That’s me in the picture. I’m the black girl.

That’s me in the picture. I’m the diversity.

Are all of your friends boys. Are all of your friends white. You don’t act black. You’re an Oreo cookie: black on the outside but soft, sweet white on the inside. You’re not like a regular girl. I don’t think of you like that.

For my role I am presented with two options: woman and black. I am on stage tapping my feet. I am a number in a count. I am more tired than I am angry. I fill a void. I turn into the void. This is called being accepted.

I call it the post-Beyoncé complex. Every minute of my black-girl day is doubled: I’m both erased and glorified with each Miley twerk, each time a white girl friend exclaims Giiiirl. White teens on Twitter wearing grills hashtag gangsta, Taylor Swift in heavy gold hoops among a chorus row of shaking black asses. The Black Woman is sex, inexplicable cool, exotic, edgy. As long as she is empty. As long as you can hold her in your palm or drape her around her neck. Paul Mooney said, everybody wants to be black but nobody wants to be black.

Williamsburg, Brooklyn, basement bar, three PBRs deep on the last leg of summer 2014. Before reading the poem I say to the audience I don’t know if you noticed all these black boys getting killed well I’m here to generate some white guilt for you ha ha ha. It is quiet in Williamsburg, Brooklyn at the end of summer and I laugh when I’m uncomfortable.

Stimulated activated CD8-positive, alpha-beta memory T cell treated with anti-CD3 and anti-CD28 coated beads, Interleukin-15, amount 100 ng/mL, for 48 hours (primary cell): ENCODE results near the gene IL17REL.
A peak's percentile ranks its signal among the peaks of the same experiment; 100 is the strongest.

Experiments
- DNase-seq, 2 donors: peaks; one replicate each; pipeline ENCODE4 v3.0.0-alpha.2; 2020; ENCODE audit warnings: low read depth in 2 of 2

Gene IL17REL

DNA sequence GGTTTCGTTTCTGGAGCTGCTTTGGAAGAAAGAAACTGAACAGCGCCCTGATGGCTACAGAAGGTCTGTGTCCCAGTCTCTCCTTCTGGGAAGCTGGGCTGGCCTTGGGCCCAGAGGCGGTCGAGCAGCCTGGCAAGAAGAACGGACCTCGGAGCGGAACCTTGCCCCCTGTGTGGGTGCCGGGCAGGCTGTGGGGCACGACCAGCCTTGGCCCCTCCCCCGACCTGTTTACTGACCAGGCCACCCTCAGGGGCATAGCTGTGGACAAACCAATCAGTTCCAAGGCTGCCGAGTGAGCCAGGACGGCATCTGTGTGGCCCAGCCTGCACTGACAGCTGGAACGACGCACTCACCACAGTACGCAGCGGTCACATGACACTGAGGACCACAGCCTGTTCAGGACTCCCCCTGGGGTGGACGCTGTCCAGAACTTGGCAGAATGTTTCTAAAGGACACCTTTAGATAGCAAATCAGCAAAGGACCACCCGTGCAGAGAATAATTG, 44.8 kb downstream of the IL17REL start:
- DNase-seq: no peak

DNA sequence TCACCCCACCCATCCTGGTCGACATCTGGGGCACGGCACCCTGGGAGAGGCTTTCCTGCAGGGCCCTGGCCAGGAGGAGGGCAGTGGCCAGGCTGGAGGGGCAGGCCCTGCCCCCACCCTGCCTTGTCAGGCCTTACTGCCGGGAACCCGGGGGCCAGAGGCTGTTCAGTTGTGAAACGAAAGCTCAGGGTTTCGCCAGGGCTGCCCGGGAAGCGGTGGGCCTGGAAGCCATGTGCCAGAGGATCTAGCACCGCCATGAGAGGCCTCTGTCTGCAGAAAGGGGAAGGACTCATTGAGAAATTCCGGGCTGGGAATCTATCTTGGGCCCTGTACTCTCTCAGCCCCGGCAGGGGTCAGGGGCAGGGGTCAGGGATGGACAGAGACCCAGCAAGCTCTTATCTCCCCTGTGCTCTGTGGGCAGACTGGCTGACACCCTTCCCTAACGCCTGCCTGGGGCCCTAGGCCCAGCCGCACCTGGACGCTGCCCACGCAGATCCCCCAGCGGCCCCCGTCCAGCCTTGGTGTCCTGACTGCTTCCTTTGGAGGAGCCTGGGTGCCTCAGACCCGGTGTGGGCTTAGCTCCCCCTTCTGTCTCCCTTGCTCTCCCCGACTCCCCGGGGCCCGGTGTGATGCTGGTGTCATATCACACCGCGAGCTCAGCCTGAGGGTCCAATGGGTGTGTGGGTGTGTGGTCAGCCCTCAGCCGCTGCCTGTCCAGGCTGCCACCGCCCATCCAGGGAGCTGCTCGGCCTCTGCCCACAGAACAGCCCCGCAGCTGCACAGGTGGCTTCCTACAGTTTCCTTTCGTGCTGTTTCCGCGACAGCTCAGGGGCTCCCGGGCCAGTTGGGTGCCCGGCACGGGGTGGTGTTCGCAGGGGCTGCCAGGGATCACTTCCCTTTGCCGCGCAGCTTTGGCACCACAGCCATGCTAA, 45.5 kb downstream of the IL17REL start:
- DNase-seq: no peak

Mark says he’s got a reading tonight in DC and the line-up is all white men so he’d like permission to read one of my poems. He says he’s just going to keep reading my poems in all-white spaces. It isn’t a permanent solution. I am really not enough. I can’t carry all of it.

snowJT says she’s no longer going to readings if all of the readers are white. There is even more to want. My poem has just been published in an online literary magazine. I scroll through the table of contents to see the names of the other contributors. I know the names. I know the color of the names. It snows. Another poem has been published. I know the color of the names. Another poem has been published. I know the color. I am really not enough.

Here is the curse of the token: the tokenizer (see: white supremacy, see: white men, see: oppressor, see: majority) thinks they are doing the token a favor, giving a gift. The gift is isolation, is limitation, is submission. The trauma, of course, is centuries old. The pedestal is an auction block. Woman as prize. Black American as entertainment. The Magical Negro. The Token Black Friend. The Female Perspective. I’ve paid good money to untangle it like a necklace. You know how just when you think you’re getting close, you find a new knot. Like suddenly, not knowing how to read the word nigger in my own poem. Or why I have to be one of the boys. Or naming that feeling– pressure– of being a representative. The other feelings: shame, an impulse to apologize, the knee-jerk self-deprecation. How I am comfortable.